I think maybe the sparse matrix support would be a “less glorious-but-broader impact” contribution. Beyond looking at the official repo of stdlib, you might also want to take a look at @certik 's experimental fork stdlib/src at csr · certik/stdlib · GitHub he has already started a nice non-oop work for the base kernels in stdlib_experimental_sparse.f90 and in the discussions there are some interesting exchanges on what is expected/goals of the implementation. In the discussions there is also the point of having an OOP interface to get an user experience similar to that of SciPy when creating/transforming/using different sparse matrices. The whole topic is already one of the GSoC items listed by the community, so maybe take a look at those discussions and bring your ideas forward :+1:

One step further here: if the sparse lib gets promoted, it should indeed offer a fair exposition of the basic “taxonomy” of sparse matrices: COO/CSR/CSC/LIL/ELLPACK,etc, each one with its basic kernels for matmult, matvec, and conversions between them.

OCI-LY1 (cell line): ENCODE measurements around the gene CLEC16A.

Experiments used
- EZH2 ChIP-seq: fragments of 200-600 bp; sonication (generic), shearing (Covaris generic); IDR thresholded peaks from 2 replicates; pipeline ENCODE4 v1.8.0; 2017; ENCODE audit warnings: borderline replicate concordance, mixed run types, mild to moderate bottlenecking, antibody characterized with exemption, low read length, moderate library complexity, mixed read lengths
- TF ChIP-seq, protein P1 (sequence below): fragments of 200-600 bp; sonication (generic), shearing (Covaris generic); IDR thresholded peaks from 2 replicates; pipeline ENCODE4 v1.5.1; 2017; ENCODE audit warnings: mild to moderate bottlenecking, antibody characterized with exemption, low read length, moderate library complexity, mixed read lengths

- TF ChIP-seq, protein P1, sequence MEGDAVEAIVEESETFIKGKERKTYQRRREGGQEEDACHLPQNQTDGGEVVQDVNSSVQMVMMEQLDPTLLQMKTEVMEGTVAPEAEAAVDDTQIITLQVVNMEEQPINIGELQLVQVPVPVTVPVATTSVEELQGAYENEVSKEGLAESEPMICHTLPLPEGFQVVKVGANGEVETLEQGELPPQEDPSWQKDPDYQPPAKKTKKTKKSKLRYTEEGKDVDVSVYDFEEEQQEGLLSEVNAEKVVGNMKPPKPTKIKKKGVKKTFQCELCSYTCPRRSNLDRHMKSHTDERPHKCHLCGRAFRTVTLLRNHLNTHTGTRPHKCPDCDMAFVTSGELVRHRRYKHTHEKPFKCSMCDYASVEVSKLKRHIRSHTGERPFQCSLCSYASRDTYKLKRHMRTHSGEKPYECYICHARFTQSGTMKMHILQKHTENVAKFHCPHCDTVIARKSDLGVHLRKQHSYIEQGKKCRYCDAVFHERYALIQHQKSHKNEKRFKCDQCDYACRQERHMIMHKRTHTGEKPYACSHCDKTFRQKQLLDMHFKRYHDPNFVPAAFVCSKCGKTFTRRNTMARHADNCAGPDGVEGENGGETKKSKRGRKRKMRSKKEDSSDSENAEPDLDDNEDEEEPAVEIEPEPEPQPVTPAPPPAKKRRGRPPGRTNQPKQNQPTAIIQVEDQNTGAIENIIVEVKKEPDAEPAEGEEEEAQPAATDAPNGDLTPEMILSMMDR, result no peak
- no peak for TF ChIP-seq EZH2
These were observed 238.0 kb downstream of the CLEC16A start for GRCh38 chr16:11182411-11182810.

I think that a contribution for a standard library should keep a balance between performance and generality such that the implementation can be easily tested and understood when reading it. If you have a fast implementation that you think is also easily maintainable, you should propose it. If you feel that it is somewhat complex, maybe start with something easier and then explore ways of doing generalization by high-level conditional branching to keep performances.

Just some words of encouragement!


On this topic, you might want to look beyond FEM and think about BEM (boundary element methods) or MoM (Method of Moments) which use extensively Green’s Function to compute the fully connected matrices. Just to give you a potential way of exposing your work to other communities.

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In the discussions there is also the point of having an OOP interface to get an user experience similar to that of SciPy when creating/transforming/using different sparse matrices.

Indeed, generally NumPy and SciPy usage patterns make me quite happy when I’m using them.

Excellent to hear, that’s the version I decided to push.

Your other comments gave me much to think about!